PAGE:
Comedy of Terrors

The Comedy Of Terrors could not have been performed with any other cast – each actor brings their own inimitable star personas to theirparts, and proves once and for all that they were all capable of playing comedy.  I knew that already about Price and Lorre, but Karloff! Now Karloff was a revelation, giving Rathbone one hell of a eulogy.  The comedy depends on an audience’s awareness of the roles the four men have played in the past – it’s one of the first and finest of the self-referential horror-comedies that Price would cash in on so brilliantly later in his career.

There are things that could be better about The Comedy Of Terrors.  A little less time dwelling on Price and Lorre breaking into houses and a little more time on the plot to kill Rathbone.  Less of Jameson warbling, more of Karloff wandering about looking befuddled.  Price is incredibly unlikable, yet you want him to get away with it just to keep everything moving.  The running jokes get a little wearing after the fourth or fifth repeat, and Price’s vicious hatred of his wife becomes off-putting – however obnoxious she is.  The film really picks up in the second half, once Rathbone has fully committed himself to spouting Macbeth at regular intervals and Karloff begins indulging in histrionics.

I don’t know what else to say about The Comedy Of Terrors, except that I enjoyed just about every minute of it.  Price and Lorre are a great comic team, their differing physicality working very much to their advantage.  Despite some plot holes big enough to fit a horse-drawn hearse, by the end of the film I was laughing so hard I did not care.

black cat bottom

I’m back! I know you’ve been waiting with bated breath, but I had … important … things to … stuff.

The Black Cat! How can you go wrong with Karloff and Lugosi? The answer is that you cannot, but there are times when filmmakers do try.   The Black Cat is supposedly based on Edgar Allan Poe’s short story of the same title, but the only resemblance is just that: the title. There is a black cat that shows up at regular intervals – supposedly a representative of undying evil – but that piece of the plot drifts away and never comes back.  So the only thing going for it are the presences of Karloff and Lugosi, and the might of Universal horror in the early 1930s.

Which, let’s face it, is all this film really needs. Lugosi is Dr. Vitus Werdegast, recently released from a prison he languished in for 15 years as a prisoner or war and returning home to find out what has become of the wife and daughter he left behind.  He’s joined by sweet honeymooning couple the Alisons (David Manners and Julie Bishop), the two most boring and useless people on the planet.  The fun starts, though, when circumstances land them all at the high modern home of Hjalmar Poelzig (Karloff), Werdegast’s sworn enemy, a murderer, sadist and Satanist.  Let the games begin!

boris-karloff

This film is simply delicious.  From the instant that Lugosi asks to share the Alisons’ train compartment, you want to start screaming “Holy God, no!”  But for once, Bela is not the one we need to be worried about.  He actually plays Werdegast with great subtlety, as a man possessed by revenge but likewise desperate to pick up his life where he left off.  All he really wants are his wife and daughter back.  One has the impression that he would leave vengeance behind.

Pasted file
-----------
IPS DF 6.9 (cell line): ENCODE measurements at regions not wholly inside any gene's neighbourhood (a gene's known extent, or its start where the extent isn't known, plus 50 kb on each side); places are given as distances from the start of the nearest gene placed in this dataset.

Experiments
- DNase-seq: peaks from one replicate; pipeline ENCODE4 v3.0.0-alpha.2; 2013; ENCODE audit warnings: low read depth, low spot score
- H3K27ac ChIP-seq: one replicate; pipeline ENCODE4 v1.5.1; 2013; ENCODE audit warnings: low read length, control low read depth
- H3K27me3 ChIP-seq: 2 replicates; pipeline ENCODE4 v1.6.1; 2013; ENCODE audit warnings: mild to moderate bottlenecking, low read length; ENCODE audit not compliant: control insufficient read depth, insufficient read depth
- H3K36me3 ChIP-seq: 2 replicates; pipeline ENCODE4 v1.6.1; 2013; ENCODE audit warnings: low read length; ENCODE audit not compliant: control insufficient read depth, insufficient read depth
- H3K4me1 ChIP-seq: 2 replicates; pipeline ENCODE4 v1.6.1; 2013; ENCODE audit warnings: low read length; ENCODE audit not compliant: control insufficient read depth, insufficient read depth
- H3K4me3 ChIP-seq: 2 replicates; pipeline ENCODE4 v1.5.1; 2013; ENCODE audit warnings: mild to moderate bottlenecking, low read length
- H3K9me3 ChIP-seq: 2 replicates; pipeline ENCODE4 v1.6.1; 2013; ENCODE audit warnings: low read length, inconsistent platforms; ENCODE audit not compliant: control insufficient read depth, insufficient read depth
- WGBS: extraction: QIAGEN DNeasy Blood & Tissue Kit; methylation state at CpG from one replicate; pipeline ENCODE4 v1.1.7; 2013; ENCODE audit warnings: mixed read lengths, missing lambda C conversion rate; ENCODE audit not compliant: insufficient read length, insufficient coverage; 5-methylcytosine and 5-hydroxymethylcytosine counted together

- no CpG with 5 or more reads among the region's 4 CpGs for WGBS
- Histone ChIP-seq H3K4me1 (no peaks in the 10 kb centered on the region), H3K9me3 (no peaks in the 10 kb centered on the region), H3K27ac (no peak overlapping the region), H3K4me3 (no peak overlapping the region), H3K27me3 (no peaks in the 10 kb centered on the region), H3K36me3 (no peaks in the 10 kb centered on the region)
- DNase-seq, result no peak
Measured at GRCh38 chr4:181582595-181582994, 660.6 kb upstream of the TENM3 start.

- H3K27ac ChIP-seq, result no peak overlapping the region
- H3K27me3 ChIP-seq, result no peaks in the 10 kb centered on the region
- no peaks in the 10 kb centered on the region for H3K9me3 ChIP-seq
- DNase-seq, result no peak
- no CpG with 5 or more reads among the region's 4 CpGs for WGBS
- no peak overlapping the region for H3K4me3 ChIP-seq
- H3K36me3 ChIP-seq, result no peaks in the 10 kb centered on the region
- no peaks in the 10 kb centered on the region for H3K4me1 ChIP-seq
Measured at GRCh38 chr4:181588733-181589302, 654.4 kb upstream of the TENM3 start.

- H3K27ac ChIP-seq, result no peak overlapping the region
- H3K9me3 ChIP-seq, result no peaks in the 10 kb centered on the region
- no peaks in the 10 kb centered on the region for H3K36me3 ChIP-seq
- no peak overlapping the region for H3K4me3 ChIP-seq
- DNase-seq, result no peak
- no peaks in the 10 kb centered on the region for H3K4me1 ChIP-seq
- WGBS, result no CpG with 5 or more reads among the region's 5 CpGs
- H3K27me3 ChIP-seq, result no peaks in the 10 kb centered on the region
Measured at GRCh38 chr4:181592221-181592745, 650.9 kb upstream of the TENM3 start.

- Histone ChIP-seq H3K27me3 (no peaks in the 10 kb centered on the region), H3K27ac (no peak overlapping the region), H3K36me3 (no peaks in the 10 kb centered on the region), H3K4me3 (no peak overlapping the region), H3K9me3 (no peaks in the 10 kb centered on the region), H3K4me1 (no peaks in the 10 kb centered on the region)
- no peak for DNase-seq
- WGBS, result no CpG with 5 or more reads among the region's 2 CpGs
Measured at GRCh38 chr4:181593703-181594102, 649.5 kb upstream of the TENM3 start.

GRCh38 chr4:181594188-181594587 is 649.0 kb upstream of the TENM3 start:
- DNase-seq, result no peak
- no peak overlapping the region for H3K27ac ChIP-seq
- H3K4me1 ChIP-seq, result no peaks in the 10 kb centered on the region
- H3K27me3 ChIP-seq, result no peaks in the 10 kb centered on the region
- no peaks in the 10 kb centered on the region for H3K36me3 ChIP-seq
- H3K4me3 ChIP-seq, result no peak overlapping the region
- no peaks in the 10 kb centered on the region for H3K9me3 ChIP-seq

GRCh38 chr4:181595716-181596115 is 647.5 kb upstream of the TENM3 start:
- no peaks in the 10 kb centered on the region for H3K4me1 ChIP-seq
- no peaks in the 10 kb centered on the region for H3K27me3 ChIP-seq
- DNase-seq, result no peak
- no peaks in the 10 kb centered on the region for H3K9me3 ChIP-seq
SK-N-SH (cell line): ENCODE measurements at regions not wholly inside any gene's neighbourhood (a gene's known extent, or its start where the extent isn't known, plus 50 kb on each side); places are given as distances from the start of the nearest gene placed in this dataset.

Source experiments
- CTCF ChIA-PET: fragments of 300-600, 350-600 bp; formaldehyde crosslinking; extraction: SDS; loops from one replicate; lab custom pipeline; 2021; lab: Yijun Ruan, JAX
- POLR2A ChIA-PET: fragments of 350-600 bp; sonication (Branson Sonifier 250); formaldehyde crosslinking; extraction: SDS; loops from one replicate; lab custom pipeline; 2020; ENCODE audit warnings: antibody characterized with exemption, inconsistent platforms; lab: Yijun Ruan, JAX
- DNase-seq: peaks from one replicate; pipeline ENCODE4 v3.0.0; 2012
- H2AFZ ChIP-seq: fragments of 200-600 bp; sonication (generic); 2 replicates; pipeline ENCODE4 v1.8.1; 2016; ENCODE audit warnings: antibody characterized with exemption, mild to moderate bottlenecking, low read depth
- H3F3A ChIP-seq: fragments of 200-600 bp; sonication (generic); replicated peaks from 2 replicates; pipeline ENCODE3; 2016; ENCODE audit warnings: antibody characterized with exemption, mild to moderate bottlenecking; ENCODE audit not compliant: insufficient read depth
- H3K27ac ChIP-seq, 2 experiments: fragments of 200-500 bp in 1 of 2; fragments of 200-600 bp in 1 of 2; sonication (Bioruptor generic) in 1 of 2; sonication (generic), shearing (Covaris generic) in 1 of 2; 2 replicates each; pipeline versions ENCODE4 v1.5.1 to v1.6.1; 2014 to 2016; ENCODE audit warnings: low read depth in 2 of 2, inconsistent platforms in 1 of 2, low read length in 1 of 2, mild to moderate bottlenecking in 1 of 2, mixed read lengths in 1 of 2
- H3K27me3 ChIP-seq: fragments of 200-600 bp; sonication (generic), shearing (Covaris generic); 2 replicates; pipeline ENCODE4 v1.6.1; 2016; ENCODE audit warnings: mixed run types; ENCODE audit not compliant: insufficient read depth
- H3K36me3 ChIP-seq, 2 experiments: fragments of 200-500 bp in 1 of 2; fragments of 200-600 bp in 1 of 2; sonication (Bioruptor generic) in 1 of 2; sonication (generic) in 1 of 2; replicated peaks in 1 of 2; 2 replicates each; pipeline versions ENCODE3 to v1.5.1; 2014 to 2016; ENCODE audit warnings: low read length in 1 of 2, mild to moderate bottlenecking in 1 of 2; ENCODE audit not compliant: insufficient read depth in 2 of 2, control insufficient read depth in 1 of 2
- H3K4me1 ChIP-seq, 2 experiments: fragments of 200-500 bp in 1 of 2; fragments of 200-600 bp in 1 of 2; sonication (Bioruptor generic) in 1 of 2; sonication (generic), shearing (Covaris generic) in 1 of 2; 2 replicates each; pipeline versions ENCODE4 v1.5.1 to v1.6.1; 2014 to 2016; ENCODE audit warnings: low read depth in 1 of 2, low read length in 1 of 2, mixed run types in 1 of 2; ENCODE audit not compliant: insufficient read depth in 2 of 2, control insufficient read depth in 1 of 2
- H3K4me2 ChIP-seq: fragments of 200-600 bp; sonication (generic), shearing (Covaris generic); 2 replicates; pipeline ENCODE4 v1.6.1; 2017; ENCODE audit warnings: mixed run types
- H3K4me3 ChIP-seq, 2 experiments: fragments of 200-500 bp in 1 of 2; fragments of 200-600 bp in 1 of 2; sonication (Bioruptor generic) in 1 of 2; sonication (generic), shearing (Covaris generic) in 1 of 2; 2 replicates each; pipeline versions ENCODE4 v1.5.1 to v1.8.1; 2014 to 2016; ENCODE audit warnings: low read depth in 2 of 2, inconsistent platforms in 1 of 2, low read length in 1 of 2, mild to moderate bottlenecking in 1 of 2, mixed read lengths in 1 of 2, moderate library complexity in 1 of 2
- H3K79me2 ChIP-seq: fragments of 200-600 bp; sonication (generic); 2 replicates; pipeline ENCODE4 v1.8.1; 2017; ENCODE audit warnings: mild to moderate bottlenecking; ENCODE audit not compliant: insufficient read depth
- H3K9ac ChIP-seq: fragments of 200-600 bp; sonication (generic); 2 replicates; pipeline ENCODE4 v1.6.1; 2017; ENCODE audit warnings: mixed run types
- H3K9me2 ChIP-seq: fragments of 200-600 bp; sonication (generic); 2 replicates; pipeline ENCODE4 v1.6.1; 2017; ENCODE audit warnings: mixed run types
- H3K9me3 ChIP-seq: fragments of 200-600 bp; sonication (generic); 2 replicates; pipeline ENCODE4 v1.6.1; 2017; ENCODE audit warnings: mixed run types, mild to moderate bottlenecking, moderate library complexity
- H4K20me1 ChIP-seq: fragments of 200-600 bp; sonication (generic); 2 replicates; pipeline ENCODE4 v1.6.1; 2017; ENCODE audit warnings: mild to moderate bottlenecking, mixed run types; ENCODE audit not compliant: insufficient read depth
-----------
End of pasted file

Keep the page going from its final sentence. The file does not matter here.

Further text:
The film exploits horror’s roots in German Expressionism, particularly through Poelzig, a villain made up of sinister angles.  Karloff imbues The Black Cat with its menace.  His costuming and style match the high modern house that has become a tomb for past horrors.  He’s a war criminal who escaped judgement, causing the deaths of thousands, and then returning to build his home on their graveyard.  But of course he has not stopped there – the ground below the house is the site of Satanist rituals, and the place where Poelzig keeps his female victims preserved for all eternity; including, of course, Werdegast’s wife.  If all that wasn’t enough to convince you that this guy is seriously fucked up, try this: after marrying Werdegast’s wife, Poelzig went on to marry her daughter too.  Ew.

I will avoid spoiling the ending, except to say that it’s shockingly violent for the time period.  It’s also rushed, which is the biggest problem with The Black Cat.  The film sets up a number of plot threads and conflicts, then speeds through resolving them.  Blink and you’ll miss salient plot points.  Let your attention wander for an instant and characters are suddenly dead.  If it were not for Lugosi and Karloff anchoring the film, it would float off into space.

Both Karloff and Lugosi made better films, but perhaps none pitted them so marvelously against each other as The Black Cat.  Despite dropping some of the more interesting elements – the backdrop of World War I, Satanism and possession – the film succeeds in what it sets out to do.  It wants to give us an hour of two of cinema’s greatest monsters glaring at each other across a chess board, framed in a doorway, or cackling in each other’s faces.  Lugosi and Karloff are possessed of two of the most wonderful voices in early cinema and they dwell on every word of their dialogue, vying for screen-time.  Pleasure in cinema can be found in the weirdest places, and The Black Cat remains one of the more pleasurable experiences for this horror fan.